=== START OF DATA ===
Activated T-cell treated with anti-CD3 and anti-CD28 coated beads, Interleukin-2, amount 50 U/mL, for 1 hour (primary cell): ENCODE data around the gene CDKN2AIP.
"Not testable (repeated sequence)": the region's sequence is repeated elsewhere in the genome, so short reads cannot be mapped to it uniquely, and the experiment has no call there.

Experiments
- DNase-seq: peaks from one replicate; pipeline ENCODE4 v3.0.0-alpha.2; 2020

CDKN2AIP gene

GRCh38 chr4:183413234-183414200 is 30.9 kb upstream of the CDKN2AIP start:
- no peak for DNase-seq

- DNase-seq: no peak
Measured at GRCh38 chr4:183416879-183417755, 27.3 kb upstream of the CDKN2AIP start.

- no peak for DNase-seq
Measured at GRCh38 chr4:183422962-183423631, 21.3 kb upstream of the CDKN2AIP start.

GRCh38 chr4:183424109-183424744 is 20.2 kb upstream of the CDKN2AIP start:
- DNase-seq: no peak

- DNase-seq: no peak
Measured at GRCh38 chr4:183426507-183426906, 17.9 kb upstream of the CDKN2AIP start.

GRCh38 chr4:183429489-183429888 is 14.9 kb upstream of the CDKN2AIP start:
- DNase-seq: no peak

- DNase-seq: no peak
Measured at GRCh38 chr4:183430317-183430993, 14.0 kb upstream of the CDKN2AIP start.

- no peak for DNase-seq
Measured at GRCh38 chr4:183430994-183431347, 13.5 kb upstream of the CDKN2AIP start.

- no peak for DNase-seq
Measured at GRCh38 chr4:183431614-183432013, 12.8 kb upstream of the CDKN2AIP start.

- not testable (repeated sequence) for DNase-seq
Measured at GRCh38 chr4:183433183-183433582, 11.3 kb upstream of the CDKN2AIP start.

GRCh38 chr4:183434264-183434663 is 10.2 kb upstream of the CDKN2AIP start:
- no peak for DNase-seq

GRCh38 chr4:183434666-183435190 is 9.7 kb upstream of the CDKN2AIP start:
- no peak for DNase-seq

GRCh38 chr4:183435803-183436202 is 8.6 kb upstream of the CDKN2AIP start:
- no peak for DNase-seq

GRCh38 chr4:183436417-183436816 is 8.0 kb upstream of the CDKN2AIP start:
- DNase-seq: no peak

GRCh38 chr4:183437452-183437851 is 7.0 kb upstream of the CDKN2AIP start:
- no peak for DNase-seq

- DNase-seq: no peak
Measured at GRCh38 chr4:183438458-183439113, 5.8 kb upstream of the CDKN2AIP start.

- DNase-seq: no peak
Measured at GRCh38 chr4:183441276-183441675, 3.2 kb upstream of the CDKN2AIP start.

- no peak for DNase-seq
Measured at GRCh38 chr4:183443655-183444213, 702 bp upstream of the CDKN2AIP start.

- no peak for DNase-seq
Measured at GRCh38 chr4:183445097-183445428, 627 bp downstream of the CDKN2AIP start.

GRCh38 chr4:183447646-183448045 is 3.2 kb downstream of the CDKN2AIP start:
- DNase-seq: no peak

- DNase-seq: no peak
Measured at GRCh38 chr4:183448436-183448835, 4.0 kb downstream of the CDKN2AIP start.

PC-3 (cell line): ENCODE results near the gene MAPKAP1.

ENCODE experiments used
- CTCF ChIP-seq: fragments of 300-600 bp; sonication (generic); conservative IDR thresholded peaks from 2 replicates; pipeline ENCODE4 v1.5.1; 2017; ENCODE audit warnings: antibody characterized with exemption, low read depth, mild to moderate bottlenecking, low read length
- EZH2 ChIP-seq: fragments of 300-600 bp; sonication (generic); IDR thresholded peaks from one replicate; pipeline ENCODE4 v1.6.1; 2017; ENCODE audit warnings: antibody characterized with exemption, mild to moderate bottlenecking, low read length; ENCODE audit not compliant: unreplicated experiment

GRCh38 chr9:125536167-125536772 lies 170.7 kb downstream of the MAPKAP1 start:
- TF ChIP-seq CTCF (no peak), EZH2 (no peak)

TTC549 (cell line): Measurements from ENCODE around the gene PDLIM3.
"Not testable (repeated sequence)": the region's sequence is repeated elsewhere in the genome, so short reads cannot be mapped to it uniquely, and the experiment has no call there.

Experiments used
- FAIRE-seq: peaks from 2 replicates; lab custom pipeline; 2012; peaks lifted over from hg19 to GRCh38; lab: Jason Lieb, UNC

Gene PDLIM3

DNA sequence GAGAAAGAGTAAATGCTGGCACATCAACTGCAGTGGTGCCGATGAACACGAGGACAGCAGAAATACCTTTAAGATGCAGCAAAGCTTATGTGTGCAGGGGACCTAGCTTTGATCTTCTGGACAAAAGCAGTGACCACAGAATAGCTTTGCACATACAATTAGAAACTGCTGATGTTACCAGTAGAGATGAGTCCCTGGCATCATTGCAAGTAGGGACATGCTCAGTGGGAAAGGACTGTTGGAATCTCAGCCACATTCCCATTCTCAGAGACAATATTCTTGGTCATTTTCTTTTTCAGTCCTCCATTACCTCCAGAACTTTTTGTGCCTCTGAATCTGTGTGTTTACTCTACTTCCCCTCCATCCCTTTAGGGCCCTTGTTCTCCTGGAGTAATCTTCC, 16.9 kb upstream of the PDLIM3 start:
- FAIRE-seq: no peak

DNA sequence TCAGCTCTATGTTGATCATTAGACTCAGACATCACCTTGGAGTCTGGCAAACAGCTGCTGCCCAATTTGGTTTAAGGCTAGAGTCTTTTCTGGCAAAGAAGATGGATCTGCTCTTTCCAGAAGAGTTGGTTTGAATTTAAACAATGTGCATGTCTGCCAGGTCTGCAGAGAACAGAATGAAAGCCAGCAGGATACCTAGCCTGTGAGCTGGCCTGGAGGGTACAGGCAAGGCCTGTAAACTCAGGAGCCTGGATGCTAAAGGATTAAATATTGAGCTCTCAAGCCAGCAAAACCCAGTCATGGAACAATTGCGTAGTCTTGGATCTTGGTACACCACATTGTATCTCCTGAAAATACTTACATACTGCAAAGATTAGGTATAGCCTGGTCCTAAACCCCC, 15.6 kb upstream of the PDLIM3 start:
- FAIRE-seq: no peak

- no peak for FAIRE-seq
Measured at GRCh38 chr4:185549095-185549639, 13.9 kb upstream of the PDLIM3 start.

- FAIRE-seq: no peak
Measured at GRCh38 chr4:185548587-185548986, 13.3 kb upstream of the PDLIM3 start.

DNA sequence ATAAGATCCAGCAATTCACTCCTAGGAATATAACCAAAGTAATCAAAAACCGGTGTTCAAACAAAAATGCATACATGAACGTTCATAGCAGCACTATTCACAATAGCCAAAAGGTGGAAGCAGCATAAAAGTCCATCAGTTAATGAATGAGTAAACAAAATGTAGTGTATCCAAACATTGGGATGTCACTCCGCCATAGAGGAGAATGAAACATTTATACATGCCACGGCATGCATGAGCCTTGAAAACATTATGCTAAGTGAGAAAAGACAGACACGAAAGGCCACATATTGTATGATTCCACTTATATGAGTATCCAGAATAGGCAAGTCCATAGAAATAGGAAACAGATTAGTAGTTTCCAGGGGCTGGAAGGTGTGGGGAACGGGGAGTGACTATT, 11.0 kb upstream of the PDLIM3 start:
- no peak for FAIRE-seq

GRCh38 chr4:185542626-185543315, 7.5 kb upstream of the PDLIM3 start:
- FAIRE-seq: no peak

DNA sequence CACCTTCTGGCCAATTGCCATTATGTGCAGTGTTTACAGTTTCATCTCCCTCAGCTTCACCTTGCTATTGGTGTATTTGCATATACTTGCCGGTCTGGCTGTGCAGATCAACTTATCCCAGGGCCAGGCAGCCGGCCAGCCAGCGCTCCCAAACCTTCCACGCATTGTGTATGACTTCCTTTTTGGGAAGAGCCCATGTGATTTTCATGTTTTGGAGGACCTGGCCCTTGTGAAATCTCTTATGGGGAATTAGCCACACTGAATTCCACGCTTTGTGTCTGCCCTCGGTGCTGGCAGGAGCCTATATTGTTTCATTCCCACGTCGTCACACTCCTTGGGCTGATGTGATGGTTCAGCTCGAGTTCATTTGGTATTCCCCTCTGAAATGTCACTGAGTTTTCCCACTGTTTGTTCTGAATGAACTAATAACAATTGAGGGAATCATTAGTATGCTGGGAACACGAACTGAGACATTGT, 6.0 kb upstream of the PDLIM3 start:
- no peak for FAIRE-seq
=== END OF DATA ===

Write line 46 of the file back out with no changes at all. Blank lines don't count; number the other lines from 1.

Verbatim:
- DNase-seq: no peak